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White Paper: Defence gets serious

White Paper: Defence gets serious

There's lots to like in the 2013 Defence White Paper. And there's lots of detail missing too. Let's examine the White Paper on its own terms.

The first thing this White Paper needed to do was to resolve the defence funding dilemma caused, so the Government suggested, by the lingering and unexpectedly corrosive impact of the 2009 global financial crisis. Secondly, the White Paper aimed to make sense of the strategic change in Australia's region since 2009.

On the first, the funding model announced in today's White Paper is scant. A mere 700 words in a 132-page policy document that concludes 'the government is committed to increasing Defence funding towards a target of 2 per cent of GDP. This is a long term objective that will be implemented in an economically responsible manner as and when circumstances allow'. Not much of a promise, but it is an acknowledgment that the Government has decided to underfund defence by approximately $7.6 billion. Not that the Opposition seems to mind, because its aspiration to return the defence budget to 2% is just as vague. The problem of how to retain ADF capability while managing a decline in funding has not yet been solved.

The consequences of underfunding health or education by that amount would be difficult to hide. But defence policy is murkier and consequences can remain dormant for decades. This White Paper does little to explain what it is that the Australian Defence Force can't do and what risk we are carrying while Defence remains underfunded.

The strategic assessment of the White Paper is much more sophisticated than that of the 2009 version. The rise of China is no longer a threat to wax histrionic about, but instead a nuanced issue on which there are many aspects and many possible outcomes. The Defence White Paper has echoes of both the Asian Century White Paper's cheerleading for the opportunities of Asia and the National Security Strategy's more hard-headed wariness about the real but latent risks of Australia being coerced by another power. [fold]

The issue of 'coercion' is interesting and represents a welcome change in Australian national security thinking. It's discussed at two points in the document, firstly on p.26:

Australia supports a rules-based regional security order that fosters cooperation, eases tensions between states and provides incentives to major powers like China and India to rise peacefully. In particular, it is in our interests that no hostile power in the Indo-Pacific is able to coerce or intimidate others through force or the threat of force.

The second reference is on p.30, in the most critical paragraph in the entire White Paper:

Australia's military strategy seeks to deter attacks or coercion against Australia by demonstrating our capability to impose prohibitive costs on potential aggressors and deny them the ability to control our maritime approaches. This requires a credible force with effective capabilities for sea and air control and denial, strike and power projection. It also requires an active and visible domestic and regional force posture based on adequate levels of ADF preparedness. A key theme across this White Paper is the need to ensure that these two key components are in place to ensure Australia can best influence the region's strategic transformation within a constrained Australian fiscal environment.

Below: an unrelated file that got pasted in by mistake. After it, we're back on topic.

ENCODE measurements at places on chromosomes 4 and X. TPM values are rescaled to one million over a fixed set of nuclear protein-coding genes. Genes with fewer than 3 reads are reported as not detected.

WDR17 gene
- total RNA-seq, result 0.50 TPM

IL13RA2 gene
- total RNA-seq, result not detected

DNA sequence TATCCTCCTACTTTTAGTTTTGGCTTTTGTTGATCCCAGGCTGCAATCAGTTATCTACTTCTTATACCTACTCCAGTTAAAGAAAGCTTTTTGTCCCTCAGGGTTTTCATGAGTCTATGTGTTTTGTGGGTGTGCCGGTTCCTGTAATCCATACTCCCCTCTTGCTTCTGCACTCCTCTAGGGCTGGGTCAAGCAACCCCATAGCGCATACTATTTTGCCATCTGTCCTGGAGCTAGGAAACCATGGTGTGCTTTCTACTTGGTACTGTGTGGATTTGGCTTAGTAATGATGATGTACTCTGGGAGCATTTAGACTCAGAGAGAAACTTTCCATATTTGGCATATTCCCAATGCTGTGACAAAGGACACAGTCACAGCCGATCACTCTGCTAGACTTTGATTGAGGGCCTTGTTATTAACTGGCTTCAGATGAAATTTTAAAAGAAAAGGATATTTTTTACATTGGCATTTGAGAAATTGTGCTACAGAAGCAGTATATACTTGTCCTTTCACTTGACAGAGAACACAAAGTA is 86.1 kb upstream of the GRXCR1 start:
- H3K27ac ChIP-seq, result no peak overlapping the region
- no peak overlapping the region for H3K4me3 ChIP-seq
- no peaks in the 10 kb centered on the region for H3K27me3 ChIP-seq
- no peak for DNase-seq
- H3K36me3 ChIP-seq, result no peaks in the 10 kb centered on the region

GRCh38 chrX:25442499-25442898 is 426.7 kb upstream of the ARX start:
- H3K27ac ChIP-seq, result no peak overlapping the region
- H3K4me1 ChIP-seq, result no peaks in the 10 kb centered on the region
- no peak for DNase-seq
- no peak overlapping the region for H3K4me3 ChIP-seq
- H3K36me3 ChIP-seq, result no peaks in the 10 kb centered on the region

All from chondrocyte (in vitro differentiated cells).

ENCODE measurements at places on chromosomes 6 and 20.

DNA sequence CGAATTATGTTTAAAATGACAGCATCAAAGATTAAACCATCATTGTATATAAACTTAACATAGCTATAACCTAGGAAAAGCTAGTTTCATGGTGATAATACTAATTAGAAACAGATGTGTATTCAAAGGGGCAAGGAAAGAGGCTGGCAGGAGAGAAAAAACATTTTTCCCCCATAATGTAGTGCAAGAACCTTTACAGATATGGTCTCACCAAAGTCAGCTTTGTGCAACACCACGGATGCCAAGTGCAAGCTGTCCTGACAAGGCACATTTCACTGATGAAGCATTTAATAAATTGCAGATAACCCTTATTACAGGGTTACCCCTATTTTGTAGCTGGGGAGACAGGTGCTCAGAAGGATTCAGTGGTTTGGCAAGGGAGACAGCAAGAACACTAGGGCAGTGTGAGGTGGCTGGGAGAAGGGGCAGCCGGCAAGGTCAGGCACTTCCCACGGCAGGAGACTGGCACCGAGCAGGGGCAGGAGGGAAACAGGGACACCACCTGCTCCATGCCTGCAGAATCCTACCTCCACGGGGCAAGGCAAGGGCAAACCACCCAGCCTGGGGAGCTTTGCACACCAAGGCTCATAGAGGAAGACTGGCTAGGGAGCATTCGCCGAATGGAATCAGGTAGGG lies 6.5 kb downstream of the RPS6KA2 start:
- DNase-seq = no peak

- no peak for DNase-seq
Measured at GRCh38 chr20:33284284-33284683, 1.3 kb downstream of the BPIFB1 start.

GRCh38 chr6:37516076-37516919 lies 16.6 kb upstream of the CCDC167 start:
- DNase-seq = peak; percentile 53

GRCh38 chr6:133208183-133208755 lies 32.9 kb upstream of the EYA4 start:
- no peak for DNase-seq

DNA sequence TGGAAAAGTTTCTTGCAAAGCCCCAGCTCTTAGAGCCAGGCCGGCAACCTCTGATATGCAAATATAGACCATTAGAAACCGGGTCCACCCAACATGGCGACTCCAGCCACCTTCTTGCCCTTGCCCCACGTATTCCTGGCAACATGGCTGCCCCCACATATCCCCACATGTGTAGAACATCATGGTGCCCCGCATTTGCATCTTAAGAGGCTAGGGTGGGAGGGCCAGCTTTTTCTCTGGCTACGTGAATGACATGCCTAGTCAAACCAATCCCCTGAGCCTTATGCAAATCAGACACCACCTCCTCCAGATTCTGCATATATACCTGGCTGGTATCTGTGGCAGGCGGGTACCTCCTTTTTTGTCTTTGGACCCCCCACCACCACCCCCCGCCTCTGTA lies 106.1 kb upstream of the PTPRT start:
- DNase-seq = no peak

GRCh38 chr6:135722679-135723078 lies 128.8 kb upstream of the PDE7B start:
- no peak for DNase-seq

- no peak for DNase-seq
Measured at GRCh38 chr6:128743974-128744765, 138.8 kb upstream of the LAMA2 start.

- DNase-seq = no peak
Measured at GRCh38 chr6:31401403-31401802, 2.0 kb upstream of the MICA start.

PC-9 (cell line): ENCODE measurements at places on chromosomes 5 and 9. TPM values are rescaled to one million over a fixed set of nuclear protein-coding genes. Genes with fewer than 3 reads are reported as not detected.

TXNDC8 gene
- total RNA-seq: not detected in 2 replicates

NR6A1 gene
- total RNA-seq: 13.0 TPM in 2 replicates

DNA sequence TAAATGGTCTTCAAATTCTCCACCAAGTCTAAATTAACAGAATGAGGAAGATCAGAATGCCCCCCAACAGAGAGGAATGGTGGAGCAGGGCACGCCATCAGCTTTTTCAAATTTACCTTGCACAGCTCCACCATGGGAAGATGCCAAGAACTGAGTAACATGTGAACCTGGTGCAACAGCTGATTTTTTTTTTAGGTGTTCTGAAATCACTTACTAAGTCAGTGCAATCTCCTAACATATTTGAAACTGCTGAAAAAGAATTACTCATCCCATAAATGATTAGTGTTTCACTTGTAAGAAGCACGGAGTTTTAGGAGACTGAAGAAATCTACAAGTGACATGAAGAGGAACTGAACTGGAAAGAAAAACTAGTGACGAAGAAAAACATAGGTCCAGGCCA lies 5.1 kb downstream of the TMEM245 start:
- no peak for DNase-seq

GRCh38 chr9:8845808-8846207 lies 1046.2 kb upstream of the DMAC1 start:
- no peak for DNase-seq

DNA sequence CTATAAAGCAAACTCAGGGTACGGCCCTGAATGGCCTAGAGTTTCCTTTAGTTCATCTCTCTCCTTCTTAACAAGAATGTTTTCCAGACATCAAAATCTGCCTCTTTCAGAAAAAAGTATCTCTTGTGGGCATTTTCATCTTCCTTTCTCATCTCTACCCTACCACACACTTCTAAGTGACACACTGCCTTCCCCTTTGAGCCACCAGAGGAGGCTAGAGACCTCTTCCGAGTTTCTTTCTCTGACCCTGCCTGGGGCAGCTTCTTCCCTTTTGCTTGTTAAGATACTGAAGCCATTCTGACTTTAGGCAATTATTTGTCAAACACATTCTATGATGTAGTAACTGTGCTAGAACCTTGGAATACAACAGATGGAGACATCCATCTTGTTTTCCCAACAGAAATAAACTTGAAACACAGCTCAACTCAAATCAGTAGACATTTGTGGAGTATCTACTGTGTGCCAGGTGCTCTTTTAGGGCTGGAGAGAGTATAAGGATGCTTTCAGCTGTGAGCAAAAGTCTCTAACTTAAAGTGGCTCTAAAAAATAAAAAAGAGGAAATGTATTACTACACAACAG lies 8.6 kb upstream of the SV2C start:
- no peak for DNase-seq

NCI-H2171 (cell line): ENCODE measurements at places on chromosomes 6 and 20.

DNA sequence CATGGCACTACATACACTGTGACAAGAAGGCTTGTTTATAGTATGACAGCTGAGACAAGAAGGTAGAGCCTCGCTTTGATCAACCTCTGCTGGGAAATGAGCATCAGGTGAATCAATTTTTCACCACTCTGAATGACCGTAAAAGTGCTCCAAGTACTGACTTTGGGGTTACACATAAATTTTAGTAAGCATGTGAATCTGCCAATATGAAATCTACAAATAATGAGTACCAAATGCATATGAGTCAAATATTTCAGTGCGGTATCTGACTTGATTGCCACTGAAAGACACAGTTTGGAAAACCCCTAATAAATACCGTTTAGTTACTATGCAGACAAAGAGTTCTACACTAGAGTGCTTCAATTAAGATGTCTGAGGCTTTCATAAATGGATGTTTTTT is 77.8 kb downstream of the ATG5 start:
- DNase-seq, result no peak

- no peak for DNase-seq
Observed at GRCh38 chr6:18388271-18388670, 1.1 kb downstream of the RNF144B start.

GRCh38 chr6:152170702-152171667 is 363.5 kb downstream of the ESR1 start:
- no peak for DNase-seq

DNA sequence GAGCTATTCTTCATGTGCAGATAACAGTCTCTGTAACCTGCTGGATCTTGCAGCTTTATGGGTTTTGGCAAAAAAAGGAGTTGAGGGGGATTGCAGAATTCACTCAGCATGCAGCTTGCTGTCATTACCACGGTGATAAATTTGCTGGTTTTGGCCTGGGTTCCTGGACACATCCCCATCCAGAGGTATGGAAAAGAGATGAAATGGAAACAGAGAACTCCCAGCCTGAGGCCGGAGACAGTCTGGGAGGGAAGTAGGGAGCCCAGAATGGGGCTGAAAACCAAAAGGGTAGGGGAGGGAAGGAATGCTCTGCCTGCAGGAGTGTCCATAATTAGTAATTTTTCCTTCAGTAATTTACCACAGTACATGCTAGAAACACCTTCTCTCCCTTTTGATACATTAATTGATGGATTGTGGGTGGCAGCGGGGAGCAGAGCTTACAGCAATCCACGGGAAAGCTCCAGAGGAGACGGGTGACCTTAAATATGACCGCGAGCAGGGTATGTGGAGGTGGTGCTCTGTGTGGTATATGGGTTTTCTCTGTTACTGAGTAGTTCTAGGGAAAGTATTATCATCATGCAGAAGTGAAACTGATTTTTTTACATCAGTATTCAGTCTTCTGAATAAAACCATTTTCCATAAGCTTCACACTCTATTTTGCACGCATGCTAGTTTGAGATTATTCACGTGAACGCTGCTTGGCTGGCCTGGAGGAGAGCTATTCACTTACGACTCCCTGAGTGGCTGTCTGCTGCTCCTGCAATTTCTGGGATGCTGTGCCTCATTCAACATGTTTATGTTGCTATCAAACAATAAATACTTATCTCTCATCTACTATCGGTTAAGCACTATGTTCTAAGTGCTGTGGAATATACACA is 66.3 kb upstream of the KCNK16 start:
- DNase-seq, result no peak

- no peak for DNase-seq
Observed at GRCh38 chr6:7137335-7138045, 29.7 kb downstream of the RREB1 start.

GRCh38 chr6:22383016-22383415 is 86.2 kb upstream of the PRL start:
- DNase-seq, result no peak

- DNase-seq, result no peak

So the major difference between 2009 and 2013 is that we are no longer preparing for an invasion of the Australian mainland that no serious defence analyst or bureaucrat thinks will come, but for the threat of coercion which might limit Australia's sovereignty.

So why then does our military strategy look pretty much the same as in 2009? The principle tasks for the ADF look largely the same too. I would like to think that the Government ran through a bouquet of possible options for a military strategy, discarding all others and deciding to stick with its vaguely articulated 'maritime strategy'. But I just don't think we are there yet in our collective strategic thinking. The kinds of varied military strategies being discussed in the US, for example (paywalled), haven't been generated here yet.

But reading between the lines of this Defence White Paper, our appreciation of the strategic challenge ahead is much more sophisticated than it was four years ago. And much more humble. In 2009 defence planners boldly and decisively declared:

Our military strategy is crucially dependent on our ability to conduct joint operations in the approaches to Australia – especially those necessary to achieve and maintain air superiority and sea control in places of our choosing.

This time, more demurely, planners write that 'Australia's geography requires a maritime strategy for deterring and defeating attacks against Australia and contributing to the security of our immediate neighbourhood and the wider region'. There's even an acknowledgment that 'Australia's relative strategic weight will be challenged as the major Asian states continue to grow their economies and modernise their military forces.'

Yesterday I paraphrased another, slightly more evil defence analyst and predicted this would be the diet coke of Defence white papers. That's a little harsh. Peel away the political layer of this Defence White Paper and beneath is a much more detailed strategic planning and thinking process than we saw in 2009. Defence is getting serious about strategic capability and future possibilities: if not war, then the threat of war.

Photo courtesy of Wikipedia.

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